Roman Bronze Signaculum with Slave and Master Name
An Ancient Roman rectangular bronze signaculum, an identity tag, which would have belonged to the slave or domestic worker of an aristocratic family. The stamp features a raised inscription to the reverse, written on two lines, reading: SEXTONS/ Q.M.P. Although is impossible discern the original owner of such seal, the word SEXTONS might be interpreted as Sextonius, a masculine proper noun, possibly the name of the slave or domestic worker, while the three letters on the second lines might be the initials of Quintus Maximus Popilius, his master. The reverse appears unworked and missing the original loop for attachment.
Date: 1st-4th Century AD Provenance: From a private German collection, pre 2000. Condition: Fine, loop to the front missing.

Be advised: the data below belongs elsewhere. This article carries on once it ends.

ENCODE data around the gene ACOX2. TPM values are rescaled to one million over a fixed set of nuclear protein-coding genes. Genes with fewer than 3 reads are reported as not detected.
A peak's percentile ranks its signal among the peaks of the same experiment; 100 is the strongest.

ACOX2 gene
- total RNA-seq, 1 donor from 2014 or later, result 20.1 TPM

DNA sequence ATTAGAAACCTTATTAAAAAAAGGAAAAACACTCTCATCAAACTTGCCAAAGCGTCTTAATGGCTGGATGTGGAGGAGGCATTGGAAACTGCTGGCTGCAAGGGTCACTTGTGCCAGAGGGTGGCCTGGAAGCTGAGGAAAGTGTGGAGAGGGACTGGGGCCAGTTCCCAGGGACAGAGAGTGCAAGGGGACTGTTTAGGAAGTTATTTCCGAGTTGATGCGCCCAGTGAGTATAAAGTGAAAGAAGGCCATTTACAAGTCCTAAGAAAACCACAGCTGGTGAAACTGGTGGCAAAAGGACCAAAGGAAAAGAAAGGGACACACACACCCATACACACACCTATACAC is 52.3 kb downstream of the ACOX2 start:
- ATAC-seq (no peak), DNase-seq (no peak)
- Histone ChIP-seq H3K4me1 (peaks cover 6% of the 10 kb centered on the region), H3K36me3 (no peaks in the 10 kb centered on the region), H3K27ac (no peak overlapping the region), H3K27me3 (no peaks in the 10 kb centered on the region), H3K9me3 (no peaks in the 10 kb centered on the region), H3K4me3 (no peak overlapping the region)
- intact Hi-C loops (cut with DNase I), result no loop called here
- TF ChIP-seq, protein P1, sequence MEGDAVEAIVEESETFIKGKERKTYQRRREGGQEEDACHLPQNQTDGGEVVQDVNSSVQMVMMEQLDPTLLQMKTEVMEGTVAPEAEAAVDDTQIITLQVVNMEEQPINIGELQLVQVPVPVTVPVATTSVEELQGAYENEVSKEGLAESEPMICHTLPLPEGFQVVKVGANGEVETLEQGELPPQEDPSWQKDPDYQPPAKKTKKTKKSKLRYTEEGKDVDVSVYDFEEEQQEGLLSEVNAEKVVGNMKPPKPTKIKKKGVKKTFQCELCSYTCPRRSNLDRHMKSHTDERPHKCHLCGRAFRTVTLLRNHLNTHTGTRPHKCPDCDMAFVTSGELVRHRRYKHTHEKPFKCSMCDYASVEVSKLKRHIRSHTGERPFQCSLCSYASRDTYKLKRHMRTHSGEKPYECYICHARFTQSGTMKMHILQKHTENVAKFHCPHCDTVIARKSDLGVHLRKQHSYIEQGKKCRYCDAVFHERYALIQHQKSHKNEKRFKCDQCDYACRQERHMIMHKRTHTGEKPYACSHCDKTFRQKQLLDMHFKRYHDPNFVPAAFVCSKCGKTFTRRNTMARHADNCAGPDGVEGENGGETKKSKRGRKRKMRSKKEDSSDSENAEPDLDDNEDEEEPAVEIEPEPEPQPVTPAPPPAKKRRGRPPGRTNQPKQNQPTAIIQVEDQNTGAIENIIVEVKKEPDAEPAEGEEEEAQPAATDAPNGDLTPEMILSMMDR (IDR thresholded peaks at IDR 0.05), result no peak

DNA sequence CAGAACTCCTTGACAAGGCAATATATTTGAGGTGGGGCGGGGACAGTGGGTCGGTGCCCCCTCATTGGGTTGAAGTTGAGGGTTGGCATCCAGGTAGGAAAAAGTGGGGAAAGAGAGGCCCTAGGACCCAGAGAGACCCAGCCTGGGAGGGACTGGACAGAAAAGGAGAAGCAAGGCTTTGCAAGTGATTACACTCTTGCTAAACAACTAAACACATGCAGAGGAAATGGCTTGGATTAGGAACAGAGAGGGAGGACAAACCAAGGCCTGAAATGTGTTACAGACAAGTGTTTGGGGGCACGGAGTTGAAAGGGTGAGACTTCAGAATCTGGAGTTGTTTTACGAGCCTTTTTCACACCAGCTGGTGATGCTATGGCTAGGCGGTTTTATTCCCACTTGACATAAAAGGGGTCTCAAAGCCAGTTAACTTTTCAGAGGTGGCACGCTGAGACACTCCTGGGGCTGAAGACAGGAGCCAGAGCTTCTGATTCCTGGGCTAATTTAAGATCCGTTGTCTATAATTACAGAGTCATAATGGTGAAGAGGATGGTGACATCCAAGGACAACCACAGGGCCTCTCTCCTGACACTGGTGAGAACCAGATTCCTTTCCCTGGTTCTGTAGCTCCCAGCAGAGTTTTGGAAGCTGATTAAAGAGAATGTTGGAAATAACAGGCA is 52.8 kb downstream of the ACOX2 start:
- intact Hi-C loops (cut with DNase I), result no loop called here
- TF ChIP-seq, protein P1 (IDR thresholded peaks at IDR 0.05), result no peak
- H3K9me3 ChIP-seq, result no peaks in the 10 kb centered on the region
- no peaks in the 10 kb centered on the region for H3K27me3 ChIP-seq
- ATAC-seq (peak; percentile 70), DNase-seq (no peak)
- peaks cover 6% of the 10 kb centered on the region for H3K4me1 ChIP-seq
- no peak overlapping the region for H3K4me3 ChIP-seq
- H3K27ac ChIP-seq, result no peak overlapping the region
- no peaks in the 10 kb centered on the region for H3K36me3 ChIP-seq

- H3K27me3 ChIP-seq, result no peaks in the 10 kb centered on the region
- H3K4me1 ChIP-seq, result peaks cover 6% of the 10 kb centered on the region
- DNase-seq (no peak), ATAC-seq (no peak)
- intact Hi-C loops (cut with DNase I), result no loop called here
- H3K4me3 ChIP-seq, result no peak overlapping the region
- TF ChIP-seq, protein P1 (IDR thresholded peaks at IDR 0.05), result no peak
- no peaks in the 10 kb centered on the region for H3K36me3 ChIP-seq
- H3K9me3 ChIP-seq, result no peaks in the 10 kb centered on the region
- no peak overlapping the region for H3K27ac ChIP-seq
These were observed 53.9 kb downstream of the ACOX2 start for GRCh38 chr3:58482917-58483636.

Signacula were extremely popular across all territories of the Roman Empire, between the 1st and 4th century AD. Signacula were matrix-produced, rectangular-shaped lead or bronze plaques, melt together with a hoop ring to the front for attachment. Rectangular-shaped signacula are the most common, however many different shapes, including hearts, crosses and planta pedis, have been excavated. The reverse would have usually featured letters in relief, either simple initials or onomastic formulas. The majority of bronze signacula seals have been referred to slaves or domestic workers, who would have used such stamps to mark products and different types of stocks. Notably, loafs of bread have been recovered from Pompeii with stamped marks, as a testimony of the use of signacula. Bronze seal tags were also popular among Roman soldiers.